The rains kept coming in July, some storms more sulainian than others, but several brought downpours, which is unusual in my limited experience with July rains in Maine. While it poured I couldn’t wait to see what unusual blooms these rains might inspire!
And while I appreciate the classic mushrooms like Boletes, Corts, Russulas and Amanitas (I’m an amanita man), sometimes it’s the funky-looking (judgment) mushrooms that grab my attention. You know the ones that break the classic (cap, gills, stipe/stalk) mushroom look. This July it was the club fungi that tickled my fancy, and it’s a theme that has continued into August.
As a term, club fungi refers to a loose group of mushrooms who are lumped together by form rather than relationship. The local club mushrooms that I’ve found most entertaining of late are the phylum Ascomycetes (sac fungi), which is cool in so many ways I couldn’t possibly do them justice here. You’ll just have to trust me or look them up yourself. If it was me, I’d do the latter.
Black Earth Tongues (Tricholglossum farlowii) in the family Geoglossaceae (earth tongues) have exploded in the woods near my house. It seems like every patch of moss is complemented by a multitude of small, black tongues rising from the green. It’s a scene that makes me giggle and calm at the same time. There are few sights that give me a larger smile than having the ground stick tongues out at me while I walk by in the woods. I understand that it’s not about me, but, still, it gets me to smile.
Where Black Earth Tongues are in the family Geoglossaceae, two other club fungus of a different family (Leotiaceae) announced their presence in July with authority. Jellie Babies come in two flavors, Yellow-headed and Green-headed (Leotia lubrica and L. viscosa), and both species have responded handsomely to the July rains.
Most summers I will cross paths with a patch or two of Jelly Babies, but this summer I may have tripled my lifetime jelly baby path crossing total! There are that many out there, turning debris and duff into dirt. Decomposition is such an important niche, happy to see the Jelly Babies representing decomposers along the trail. Tip of the hat to decomposers, you make the world dirty, and that’s a good thing!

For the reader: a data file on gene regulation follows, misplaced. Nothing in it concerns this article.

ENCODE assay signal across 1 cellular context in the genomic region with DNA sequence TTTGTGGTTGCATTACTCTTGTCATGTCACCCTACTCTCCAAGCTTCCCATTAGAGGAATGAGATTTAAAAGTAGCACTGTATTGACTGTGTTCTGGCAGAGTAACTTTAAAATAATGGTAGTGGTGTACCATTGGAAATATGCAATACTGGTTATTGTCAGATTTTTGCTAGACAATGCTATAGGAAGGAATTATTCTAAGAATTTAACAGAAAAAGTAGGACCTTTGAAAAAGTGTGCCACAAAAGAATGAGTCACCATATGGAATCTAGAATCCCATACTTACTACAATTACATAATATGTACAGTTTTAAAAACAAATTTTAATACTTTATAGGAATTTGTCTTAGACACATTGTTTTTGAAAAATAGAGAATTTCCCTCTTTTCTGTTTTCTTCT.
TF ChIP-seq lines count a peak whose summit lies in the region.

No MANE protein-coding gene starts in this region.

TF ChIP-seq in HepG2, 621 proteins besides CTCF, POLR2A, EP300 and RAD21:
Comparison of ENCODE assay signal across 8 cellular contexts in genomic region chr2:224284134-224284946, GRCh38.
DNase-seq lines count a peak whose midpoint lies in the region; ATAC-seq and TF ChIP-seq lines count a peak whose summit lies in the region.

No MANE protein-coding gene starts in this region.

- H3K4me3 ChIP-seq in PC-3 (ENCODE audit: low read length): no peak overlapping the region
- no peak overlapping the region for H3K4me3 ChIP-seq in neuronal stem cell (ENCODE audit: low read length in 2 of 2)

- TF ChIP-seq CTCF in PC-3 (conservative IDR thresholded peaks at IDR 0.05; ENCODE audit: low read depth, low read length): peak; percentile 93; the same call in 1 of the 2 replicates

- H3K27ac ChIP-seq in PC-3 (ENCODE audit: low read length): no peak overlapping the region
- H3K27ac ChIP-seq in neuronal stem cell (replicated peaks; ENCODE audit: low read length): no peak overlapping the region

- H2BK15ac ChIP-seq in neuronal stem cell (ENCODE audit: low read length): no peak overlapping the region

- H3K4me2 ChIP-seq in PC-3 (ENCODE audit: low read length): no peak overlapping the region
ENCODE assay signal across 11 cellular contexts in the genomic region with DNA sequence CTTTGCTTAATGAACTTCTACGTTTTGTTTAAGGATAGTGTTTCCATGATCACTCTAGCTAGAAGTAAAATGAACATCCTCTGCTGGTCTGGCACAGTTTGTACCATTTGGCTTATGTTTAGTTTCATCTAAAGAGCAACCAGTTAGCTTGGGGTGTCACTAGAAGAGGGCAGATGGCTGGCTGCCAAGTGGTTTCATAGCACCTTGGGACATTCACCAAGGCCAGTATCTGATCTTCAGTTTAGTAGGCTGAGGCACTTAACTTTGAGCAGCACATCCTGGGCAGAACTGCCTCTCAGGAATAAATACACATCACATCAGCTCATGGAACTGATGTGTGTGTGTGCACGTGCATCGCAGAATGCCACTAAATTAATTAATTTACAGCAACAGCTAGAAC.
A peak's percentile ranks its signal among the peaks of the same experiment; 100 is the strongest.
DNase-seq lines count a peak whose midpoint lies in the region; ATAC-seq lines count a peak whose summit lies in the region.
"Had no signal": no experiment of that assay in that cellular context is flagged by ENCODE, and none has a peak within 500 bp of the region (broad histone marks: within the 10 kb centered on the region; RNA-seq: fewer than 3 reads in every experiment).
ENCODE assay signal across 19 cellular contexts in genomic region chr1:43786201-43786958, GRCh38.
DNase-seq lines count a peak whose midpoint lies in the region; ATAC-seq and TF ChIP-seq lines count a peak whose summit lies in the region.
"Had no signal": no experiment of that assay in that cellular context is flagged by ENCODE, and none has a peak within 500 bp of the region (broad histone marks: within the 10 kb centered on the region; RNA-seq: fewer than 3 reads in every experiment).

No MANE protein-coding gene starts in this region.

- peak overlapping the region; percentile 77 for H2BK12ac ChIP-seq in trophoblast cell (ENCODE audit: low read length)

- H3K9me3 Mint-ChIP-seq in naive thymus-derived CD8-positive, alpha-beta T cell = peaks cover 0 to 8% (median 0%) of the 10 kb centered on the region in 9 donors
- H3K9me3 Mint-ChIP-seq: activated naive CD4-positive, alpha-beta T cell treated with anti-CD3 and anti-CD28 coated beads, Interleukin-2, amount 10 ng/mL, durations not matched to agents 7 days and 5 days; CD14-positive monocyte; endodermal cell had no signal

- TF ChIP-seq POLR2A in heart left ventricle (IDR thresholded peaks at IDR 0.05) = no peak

It’s always a good time to walk in the woods, and with every rain something new pops up, changing the trail experience weekly, daily, hourly even. Sometimes changes can startle up epiphanies, and none have been greater than this year’s, thanks so all those rains in July. I’ve been wishing for that for a while actually, so, thanks 2021 for giving us a peek at mushroom potential.
There’s always so much to learn, I can’t wait to see what’s next! See you out there!
More Stories from the Coast
“Writing the Land is an attempt to honor nature and our relationship with it in a way that is as equitable and transparent as it is deep and entangled. We intend to be as inclusive—to humans and places—as we hope the mantle of protection that land trusts offer can be.”
We know why Peepers peep in spring, it’s to mate. At that time, their common name makes perfect sense. But why do Spring Peepers peep in the fall? In this Nature Bummin’ column, MCHT steward Kirk Gentalen sets out to solve the mystery of the Fall Peeper.
All of us at Maine Coast Heritage Trust mourn the passing of Peter Blanchard, a true champion for the Maine coast.
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Over the past six years, Maine Coast Heritage Trust has worked with partners to complete 36 marsh protection projects from York to Washington counties, conserving a total of about 1,800 acres of marsh and upland buffers.